American Marketer


Disney X Coach: The long-term effect

July 5, 2016

Suzanne Barker is a senior brand strategist at BBDO New York Suzanne Barker is a senior brand strategist at BBDO New York


By Suzanne Barker

The perception of the Coach brand differs by audience. To some, mainly middle class United States consumers, Coach is perceived as luxury. To others, well versed in the “true” world of luxury, Coach is not even close to being defined as a luxury brand.

That being said, Coach has been an interesting brand to watch. It has made several changes over the years and followed several cues from luxury brands, which has resulted in financial success.

The positive
First, a handful of Coach’s products have become more sophisticated. The overall design, shape, color and materials of their handbags started to look and feel more premium.

Second, it has become slightly more discreet. While not true for all products, some have replaced the Coach logo to more secondary view. It could be argued that some need more of a knowing eye to spot certain Coach products these days.

Third, the accessibility of the brand has seen a slight shift. The price point of the Rogue Bag 25 line, for example, ranges from $595 to $1,500. Although price is subjective, the increase in price makes the brand not quite as accessible as before.

All things considered, Coach seemed to be headed in the right direction.

And then, on June 17, Coach launched the Disney x Coach 1941 collaboration. The collection, as part of the 75th anniversary of Coach, included 34 different products.

The collection centers on Mickey Mouse, offering various Mickey Mouse handbags, sneakers, T-shirts and accessories. The collection generated interest and buzz to some, while to others, including myself, it generated confusion.

What is the connection between the two brands? And who is finding the collection even remotely desirable?

Let us start with what the Disney brand represents. Imagination. Fun. Youthfulness. As Coach creative director Stuart Vevers was quoted, “I’ve always seen Mickey as a playful rebel at heart and a timeless symbol of joy and creativity. That spirit reinforces the new youthful perspective we are bringing to luxury at Coach.”

OK. So, yes, Disney is a magical place and Mickey is a cultural icon of that world. Was it the association of those feelings that Coach wanted to capitalize on? Or, as many luxury brands do, focus on the experience of being in a certain time or place – in this case Disney World. Or, is it the marriage of two American brands? An opportunity to amplify Coach’s American heritage?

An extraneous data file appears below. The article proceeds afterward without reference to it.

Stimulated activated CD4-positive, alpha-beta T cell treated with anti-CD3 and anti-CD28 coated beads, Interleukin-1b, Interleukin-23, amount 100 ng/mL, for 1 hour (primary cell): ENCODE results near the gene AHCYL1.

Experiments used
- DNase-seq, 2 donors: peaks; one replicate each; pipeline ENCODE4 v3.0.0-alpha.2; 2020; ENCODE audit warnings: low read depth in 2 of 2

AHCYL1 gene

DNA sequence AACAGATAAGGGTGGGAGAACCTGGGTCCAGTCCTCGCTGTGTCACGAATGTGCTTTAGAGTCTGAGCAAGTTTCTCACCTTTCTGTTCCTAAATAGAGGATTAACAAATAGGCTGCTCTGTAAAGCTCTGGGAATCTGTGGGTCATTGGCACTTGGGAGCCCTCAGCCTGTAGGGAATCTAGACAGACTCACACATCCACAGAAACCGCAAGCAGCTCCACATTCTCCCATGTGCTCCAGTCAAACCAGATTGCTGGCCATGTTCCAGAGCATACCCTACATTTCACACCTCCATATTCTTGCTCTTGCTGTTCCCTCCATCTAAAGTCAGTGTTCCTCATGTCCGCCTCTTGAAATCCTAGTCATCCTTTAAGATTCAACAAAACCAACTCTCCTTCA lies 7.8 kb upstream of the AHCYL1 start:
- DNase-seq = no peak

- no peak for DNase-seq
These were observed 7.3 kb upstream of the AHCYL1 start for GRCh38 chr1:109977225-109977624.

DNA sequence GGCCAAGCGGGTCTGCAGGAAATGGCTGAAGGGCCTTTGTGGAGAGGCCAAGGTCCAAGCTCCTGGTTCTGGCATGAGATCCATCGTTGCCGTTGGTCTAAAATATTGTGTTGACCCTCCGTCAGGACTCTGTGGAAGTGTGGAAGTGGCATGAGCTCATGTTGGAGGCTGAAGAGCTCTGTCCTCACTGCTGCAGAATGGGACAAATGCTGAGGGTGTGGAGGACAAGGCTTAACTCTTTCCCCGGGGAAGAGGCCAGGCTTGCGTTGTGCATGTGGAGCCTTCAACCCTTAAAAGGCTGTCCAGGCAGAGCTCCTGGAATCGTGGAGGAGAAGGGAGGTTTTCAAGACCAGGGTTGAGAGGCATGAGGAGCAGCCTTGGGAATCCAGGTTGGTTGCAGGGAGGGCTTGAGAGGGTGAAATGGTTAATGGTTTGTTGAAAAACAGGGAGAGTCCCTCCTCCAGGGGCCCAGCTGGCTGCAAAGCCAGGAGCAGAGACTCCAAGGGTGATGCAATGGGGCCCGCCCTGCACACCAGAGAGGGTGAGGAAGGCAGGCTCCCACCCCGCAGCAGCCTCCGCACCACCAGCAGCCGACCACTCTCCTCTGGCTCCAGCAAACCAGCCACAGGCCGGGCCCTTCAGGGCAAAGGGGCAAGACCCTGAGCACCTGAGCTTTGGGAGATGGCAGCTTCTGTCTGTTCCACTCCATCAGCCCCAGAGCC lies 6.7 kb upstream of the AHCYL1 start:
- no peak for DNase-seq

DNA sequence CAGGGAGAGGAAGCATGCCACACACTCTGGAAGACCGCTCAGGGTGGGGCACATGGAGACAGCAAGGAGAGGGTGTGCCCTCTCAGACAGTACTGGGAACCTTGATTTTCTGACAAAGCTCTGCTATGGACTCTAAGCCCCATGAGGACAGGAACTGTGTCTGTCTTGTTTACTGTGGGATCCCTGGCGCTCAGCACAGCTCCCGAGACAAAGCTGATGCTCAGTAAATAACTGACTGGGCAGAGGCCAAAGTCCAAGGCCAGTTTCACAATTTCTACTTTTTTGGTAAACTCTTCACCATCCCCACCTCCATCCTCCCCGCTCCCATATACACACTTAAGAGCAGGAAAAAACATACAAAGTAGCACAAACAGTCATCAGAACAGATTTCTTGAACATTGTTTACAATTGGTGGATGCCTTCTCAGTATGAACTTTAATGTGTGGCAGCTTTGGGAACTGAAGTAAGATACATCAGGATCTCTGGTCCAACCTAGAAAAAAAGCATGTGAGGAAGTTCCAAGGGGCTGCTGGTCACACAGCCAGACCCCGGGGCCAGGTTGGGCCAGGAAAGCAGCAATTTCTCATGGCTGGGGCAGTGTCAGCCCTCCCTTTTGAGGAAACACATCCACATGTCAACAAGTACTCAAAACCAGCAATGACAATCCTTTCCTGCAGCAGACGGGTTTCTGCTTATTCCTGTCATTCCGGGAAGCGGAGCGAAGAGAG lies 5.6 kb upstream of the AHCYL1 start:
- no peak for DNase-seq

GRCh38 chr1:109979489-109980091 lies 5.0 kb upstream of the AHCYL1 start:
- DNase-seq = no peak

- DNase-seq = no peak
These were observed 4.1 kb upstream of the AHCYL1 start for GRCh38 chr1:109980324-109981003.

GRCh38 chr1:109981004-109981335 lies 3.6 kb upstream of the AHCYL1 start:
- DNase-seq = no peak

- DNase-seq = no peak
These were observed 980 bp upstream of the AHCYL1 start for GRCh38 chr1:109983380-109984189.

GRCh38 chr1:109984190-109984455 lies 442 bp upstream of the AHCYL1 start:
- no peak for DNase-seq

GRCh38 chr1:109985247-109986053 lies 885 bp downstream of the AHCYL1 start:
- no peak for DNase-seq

It could be any or all of those things. But still, who is buying?

Is it the quintessential middle class Americans that Coach is known for serving, who also either love or wish to experience anything related to Disney? Is this a play for the Asian market that gravitates toward anything American, and has a cultural fondness of Mickey and other animated icons?

Or, is it that I am out of the loop completely? Maybe the trendsetters in Brooklyn are all walking down the street with Mickey proudly displayed on their accessories.

Whoever the audience is, it has been selling. Many products have sold out, and the conversation around the partnership has been buzzing.

Regardless, Coach seems to have taken a different turn. After following so many of the right steps, it has now made a move that takes the brand further away from the aspirational world of luxury.

The negative
Coach is inviting too many people into the brand.

The Disney collaboration may widen its audience, which for Coach means the potential for more revenue. But when it comes to the brand, the more a luxury brand becomes relevant, the more it dilutes the overall brand value.

Responding to demand may hurt Coach.

One of the reasons for the Disney X Coach collaboration was based on the success of the previous Coach X Peanuts collection.

If Coach continues collaborations, does Coach then become an ingredient brand? Will more people become excited on the brand that Coach is partnering with rather than the actual Coach brand?

Loyalty now does not mean loyalty in the future.

Take Tiffany & Co., for example. It is well known for the success of its silver heart bracelet, which was widely successful in the short term, but the company failed to re-engage that audience to come back in the store to buy anything else.

Coach cannot afford to lose any customers.

ALL IN ALL, Coach has led with product over brand.

For Coach, this may be fine for now. It exists in a mid-tier universe, a challenging retail environment, and need to please shareholders.

But think of the opportunity for Coach if it instead led with brand over product. If it thinks of the long term instead of the short term. The Coach of today could be a different Coach tomorrow.

Suzanne Barker is a senior brand strategist at BBDO New York. Reach her at